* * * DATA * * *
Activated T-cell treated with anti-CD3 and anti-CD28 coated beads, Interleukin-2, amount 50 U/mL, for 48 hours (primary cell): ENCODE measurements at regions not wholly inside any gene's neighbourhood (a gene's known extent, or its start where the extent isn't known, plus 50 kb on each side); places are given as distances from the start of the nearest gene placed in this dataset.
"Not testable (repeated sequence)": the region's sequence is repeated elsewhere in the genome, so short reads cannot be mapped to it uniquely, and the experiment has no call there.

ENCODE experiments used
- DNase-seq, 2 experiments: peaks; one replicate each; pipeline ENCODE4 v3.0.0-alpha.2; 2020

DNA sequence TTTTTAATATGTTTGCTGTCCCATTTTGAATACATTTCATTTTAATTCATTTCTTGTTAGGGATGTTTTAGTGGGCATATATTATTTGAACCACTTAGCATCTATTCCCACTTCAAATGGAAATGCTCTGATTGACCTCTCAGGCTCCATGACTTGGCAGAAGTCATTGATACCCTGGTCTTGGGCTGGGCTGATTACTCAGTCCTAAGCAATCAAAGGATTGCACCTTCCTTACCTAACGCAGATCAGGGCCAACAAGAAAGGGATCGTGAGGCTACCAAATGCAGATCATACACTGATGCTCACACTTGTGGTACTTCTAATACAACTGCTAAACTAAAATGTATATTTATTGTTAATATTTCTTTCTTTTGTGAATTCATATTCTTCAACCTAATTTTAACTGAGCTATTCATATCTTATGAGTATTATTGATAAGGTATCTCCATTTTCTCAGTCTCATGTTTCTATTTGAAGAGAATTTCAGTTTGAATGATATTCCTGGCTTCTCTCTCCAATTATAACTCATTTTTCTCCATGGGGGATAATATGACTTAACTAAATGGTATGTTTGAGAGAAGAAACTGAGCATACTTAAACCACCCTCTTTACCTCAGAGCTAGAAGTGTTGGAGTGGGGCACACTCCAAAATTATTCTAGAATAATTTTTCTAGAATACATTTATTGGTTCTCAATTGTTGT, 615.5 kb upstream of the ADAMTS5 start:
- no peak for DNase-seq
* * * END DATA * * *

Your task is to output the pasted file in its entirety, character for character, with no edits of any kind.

Activated T-cell treated with anti-CD3 and anti-CD28 coated beads, Interleukin-2, amount 50 U/mL, for 48 hours (primary cell): ENCODE measurements at regions not wholly inside any gene's neighbourhood (a gene's known extent, or its start where the extent isn't known, plus 50 kb on each side); places are given as distances from the start of the nearest gene placed in this dataset.
"Not testable (repeated sequence)": the region's sequence is repeated elsewhere in the genome, so short reads cannot be mapped to it uniquely, and the experiment has no call there.

ENCODE experiments used
- DNase-seq, 2 experiments: peaks; one replicate each; pipeline ENCODE4 v3.0.0-alpha.2; 2020

DNA sequence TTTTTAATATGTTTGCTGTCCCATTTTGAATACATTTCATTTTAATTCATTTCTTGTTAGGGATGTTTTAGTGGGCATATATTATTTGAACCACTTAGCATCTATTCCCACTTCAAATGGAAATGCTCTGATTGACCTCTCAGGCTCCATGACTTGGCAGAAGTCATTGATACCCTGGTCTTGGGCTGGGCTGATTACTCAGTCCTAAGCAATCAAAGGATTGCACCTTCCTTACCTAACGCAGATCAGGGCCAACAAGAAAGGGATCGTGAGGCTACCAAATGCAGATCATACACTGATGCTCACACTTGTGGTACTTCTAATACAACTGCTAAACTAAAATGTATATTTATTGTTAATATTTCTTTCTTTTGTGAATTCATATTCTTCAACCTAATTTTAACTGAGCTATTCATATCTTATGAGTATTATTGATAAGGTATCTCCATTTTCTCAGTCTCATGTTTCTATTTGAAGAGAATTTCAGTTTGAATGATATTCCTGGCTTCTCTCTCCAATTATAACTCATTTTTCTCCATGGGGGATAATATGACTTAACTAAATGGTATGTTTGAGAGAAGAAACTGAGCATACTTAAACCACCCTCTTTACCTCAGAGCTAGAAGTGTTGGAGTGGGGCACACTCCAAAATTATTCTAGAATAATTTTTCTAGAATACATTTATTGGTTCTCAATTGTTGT, 615.5 kb upstream of the ADAMTS5 start:
- no peak for DNase-seq